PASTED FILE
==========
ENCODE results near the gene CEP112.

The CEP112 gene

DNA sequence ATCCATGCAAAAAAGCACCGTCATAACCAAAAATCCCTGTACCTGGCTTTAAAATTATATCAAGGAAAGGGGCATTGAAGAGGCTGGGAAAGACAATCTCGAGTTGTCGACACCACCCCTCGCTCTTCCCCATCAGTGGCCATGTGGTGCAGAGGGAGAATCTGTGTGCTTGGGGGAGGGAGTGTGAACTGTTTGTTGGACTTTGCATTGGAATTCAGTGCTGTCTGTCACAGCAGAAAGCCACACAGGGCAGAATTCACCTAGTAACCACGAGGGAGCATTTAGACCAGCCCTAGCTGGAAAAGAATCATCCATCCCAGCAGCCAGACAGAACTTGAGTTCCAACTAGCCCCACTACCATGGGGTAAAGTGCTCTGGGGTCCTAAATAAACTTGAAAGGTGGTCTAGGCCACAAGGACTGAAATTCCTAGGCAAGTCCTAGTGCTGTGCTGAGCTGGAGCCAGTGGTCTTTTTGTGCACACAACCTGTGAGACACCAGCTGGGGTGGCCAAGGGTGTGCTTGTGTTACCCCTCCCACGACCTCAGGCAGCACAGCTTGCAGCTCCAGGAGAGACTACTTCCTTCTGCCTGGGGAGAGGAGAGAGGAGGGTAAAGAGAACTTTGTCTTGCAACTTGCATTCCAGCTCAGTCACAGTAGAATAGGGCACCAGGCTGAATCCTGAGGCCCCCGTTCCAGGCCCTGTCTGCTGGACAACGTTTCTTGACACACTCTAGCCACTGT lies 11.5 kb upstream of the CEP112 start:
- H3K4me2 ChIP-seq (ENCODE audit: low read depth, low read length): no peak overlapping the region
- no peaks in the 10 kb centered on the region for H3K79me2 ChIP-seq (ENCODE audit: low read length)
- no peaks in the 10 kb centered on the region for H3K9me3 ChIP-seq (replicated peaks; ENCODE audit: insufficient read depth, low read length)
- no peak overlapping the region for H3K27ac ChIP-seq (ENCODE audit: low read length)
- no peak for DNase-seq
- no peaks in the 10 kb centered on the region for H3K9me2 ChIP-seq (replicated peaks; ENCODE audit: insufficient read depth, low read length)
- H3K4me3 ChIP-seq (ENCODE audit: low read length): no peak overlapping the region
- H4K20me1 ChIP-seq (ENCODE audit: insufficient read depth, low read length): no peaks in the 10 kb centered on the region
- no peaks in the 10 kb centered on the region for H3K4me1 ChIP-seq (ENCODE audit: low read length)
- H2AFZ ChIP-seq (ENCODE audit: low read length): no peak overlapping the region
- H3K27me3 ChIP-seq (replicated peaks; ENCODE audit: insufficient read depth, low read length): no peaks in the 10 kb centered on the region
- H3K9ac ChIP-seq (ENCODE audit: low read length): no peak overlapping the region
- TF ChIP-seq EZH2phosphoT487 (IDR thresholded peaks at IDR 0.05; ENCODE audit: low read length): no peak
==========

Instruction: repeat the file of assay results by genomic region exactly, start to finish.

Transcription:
ENCODE results near the gene CEP112.

The CEP112 gene

DNA sequence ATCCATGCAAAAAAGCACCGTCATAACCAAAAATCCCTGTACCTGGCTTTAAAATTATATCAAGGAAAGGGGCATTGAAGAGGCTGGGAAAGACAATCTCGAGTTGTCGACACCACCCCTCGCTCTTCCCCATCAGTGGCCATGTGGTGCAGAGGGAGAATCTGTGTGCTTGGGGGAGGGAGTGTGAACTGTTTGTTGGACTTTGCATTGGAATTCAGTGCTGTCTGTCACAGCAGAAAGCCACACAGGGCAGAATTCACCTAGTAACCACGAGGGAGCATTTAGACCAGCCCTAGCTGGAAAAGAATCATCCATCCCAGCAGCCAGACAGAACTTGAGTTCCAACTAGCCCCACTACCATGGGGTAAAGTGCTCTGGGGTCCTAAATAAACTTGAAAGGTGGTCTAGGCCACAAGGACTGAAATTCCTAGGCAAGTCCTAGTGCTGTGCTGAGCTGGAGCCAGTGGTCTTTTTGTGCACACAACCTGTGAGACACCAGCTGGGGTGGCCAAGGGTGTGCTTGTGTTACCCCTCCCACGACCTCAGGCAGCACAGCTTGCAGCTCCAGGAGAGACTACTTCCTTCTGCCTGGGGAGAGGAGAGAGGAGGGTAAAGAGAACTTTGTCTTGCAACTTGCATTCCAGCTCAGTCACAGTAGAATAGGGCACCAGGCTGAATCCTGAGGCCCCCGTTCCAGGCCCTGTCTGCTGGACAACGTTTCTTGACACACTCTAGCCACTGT lies 11.5 kb upstream of the CEP112 start:
- H3K4me2 ChIP-seq (ENCODE audit: low read depth, low read length): no peak overlapping the region
- no peaks in the 10 kb centered on the region for H3K79me2 ChIP-seq (ENCODE audit: low read length)
- no peaks in the 10 kb centered on the region for H3K9me3 ChIP-seq (replicated peaks; ENCODE audit: insufficient read depth, low read length)
- no peak overlapping the region for H3K27ac ChIP-seq (ENCODE audit: low read length)
- no peak for DNase-seq
- no peaks in the 10 kb centered on the region for H3K9me2 ChIP-seq (replicated peaks; ENCODE audit: insufficient read depth, low read length)
- H3K4me3 ChIP-seq (ENCODE audit: low read length): no peak overlapping the region
- H4K20me1 ChIP-seq (ENCODE audit: insufficient read depth, low read length): no peaks in the 10 kb centered on the region
- no peaks in the 10 kb centered on the region for H3K4me1 ChIP-seq (ENCODE audit: low read length)
- H2AFZ ChIP-seq (ENCODE audit: low read length): no peak overlapping the region
- H3K27me3 ChIP-seq (replicated peaks; ENCODE audit: insufficient read depth, low read length): no peaks in the 10 kb centered on the region
- H3K9ac ChIP-seq (ENCODE audit: low read length): no peak overlapping the region
- TF ChIP-seq EZH2phosphoT487 (IDR thresholded peaks at IDR 0.05; ENCODE audit: low read length): no peak